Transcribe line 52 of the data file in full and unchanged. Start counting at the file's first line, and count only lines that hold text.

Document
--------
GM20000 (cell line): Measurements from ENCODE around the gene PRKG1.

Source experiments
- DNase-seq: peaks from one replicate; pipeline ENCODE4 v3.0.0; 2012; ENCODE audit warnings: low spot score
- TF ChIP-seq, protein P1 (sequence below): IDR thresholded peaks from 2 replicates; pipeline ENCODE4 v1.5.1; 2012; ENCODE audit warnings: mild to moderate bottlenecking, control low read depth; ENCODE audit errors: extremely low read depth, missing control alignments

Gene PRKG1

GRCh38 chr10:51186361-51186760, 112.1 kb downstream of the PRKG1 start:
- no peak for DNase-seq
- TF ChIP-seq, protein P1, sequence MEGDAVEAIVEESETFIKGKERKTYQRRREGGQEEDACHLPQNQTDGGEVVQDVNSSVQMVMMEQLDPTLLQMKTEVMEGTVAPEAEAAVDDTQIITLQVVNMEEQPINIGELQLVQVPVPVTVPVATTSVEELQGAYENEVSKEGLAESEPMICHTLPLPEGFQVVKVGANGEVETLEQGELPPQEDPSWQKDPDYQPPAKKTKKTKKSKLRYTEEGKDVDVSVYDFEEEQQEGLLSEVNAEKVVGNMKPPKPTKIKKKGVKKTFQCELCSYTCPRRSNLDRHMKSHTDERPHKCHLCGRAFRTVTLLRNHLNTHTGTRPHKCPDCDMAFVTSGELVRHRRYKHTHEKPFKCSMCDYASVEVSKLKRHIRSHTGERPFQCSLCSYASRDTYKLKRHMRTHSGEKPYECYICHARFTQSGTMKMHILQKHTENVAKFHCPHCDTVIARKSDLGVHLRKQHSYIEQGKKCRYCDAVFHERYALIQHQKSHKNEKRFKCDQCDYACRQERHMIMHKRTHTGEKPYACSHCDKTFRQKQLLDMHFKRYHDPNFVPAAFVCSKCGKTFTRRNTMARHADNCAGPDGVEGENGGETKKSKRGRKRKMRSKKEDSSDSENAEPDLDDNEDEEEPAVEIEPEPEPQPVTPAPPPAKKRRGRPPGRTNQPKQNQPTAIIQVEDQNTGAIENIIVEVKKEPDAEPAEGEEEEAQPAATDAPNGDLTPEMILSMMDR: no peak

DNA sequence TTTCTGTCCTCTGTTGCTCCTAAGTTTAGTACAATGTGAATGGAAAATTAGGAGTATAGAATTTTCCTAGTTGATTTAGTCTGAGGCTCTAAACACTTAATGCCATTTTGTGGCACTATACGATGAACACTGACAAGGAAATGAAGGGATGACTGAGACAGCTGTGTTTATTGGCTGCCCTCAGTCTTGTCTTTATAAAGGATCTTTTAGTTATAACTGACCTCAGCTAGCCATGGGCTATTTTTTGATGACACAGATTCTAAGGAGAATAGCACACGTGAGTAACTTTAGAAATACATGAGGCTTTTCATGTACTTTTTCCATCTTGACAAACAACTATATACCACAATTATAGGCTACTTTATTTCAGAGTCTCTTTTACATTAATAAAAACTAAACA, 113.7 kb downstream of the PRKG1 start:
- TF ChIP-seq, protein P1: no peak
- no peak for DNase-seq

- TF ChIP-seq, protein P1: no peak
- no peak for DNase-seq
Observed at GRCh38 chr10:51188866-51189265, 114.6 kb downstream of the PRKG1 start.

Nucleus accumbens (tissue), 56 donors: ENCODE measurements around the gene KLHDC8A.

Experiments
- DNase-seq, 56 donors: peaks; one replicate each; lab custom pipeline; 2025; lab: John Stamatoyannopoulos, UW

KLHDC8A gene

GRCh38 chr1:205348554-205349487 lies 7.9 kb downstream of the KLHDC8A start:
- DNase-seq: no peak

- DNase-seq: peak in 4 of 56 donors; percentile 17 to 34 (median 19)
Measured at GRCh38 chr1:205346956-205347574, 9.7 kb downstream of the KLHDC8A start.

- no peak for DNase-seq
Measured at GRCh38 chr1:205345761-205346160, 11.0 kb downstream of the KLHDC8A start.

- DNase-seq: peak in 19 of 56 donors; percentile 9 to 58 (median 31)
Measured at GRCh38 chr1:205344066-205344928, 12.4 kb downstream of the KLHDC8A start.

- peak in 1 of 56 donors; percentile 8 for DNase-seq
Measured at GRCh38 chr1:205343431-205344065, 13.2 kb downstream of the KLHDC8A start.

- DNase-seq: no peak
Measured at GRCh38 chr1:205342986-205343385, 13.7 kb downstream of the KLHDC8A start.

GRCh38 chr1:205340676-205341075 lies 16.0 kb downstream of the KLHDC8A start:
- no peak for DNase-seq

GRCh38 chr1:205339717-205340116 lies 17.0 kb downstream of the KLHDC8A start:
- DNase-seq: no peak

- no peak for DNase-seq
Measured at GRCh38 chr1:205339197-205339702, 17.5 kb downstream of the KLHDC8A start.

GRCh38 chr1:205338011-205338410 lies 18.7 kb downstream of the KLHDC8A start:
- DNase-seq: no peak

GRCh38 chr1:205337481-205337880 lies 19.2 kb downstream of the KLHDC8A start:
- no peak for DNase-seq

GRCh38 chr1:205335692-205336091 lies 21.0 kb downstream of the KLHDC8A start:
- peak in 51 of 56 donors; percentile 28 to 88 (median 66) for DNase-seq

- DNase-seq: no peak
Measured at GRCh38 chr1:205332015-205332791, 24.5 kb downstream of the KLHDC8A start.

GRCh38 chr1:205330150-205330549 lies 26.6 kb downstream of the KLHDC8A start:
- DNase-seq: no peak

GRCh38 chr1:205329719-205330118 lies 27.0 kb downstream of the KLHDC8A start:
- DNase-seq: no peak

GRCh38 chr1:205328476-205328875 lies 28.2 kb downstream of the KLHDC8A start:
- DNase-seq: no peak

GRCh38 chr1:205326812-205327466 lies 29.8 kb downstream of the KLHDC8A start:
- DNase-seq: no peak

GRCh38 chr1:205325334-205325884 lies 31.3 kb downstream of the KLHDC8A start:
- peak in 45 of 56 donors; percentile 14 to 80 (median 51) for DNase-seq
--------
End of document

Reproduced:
- DNase-seq: no peak